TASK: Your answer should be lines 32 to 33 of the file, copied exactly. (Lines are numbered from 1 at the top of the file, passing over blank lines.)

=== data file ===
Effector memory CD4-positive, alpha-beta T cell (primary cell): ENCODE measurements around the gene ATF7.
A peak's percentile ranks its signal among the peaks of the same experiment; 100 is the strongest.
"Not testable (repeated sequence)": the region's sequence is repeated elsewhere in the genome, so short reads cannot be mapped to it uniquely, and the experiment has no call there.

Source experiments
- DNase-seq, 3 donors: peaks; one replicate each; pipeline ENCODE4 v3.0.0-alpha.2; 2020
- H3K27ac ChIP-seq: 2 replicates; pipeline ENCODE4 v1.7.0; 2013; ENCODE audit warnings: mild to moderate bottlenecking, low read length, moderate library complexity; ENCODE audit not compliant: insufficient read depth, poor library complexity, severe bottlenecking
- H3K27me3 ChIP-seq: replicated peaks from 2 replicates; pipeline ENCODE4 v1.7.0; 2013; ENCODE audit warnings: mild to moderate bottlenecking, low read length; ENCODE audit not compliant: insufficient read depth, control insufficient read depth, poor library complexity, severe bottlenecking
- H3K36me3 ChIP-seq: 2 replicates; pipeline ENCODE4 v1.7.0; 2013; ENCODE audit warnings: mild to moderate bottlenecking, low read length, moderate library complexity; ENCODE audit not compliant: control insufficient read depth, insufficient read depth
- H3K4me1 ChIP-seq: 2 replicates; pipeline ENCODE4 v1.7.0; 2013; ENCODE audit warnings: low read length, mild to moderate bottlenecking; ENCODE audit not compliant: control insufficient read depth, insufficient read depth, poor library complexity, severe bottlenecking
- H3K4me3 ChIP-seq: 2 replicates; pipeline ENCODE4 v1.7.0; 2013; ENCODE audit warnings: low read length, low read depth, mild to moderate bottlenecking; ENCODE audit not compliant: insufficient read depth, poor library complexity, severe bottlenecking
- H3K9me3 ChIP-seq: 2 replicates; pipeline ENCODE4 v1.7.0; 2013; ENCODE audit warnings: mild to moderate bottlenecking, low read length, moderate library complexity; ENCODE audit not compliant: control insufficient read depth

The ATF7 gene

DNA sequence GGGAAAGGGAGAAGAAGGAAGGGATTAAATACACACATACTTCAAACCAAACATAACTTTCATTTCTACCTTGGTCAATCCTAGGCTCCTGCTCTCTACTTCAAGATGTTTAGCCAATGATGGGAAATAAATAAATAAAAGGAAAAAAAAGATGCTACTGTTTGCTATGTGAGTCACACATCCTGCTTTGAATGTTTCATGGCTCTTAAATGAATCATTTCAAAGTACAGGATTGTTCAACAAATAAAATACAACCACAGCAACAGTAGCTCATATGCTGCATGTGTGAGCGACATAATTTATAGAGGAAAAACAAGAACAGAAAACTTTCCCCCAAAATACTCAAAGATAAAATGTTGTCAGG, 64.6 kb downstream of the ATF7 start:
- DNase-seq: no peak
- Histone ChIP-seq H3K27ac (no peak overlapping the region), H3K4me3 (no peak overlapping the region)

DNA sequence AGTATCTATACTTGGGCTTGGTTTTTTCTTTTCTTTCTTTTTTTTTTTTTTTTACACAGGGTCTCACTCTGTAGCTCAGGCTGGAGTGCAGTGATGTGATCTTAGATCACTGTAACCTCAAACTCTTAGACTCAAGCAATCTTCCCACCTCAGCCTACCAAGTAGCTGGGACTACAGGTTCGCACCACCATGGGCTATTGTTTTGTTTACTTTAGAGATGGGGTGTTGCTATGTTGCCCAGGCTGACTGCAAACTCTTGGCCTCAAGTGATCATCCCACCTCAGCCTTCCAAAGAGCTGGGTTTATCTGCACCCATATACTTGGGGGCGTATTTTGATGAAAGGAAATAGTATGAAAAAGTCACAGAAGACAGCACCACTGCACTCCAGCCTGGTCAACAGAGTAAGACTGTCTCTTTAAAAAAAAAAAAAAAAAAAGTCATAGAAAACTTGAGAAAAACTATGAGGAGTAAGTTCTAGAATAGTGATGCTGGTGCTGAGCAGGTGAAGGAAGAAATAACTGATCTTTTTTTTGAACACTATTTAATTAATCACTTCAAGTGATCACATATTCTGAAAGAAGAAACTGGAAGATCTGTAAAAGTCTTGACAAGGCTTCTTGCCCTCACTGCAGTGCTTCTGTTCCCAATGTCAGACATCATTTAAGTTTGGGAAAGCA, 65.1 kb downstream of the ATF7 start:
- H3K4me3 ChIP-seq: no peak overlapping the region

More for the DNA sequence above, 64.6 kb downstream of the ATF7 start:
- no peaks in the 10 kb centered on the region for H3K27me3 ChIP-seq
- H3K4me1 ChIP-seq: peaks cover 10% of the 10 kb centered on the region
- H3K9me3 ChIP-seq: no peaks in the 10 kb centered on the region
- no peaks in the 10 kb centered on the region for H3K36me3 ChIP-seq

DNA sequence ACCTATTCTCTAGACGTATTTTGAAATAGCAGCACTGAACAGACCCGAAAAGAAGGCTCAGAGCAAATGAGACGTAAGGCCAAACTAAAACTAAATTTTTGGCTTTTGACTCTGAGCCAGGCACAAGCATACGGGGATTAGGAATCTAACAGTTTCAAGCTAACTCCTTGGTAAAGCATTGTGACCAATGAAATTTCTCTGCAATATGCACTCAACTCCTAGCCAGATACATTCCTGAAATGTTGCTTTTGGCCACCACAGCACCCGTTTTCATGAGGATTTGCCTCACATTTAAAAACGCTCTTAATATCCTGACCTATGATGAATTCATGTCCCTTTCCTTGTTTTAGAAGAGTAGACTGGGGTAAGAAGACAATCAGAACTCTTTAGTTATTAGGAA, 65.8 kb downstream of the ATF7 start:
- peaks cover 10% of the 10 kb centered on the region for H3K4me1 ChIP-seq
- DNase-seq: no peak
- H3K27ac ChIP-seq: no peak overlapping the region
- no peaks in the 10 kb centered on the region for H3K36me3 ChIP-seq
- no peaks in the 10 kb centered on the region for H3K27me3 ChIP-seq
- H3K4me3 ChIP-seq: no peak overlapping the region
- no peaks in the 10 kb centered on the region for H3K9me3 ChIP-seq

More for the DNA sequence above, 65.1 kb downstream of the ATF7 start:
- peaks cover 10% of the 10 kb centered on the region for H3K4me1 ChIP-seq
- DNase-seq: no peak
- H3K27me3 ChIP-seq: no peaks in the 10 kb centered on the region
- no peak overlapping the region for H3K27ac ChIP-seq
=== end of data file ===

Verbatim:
- peaks cover 10% of the 10 kb centered on the region for H3K4me1 ChIP-seq
- DNase-seq: no peak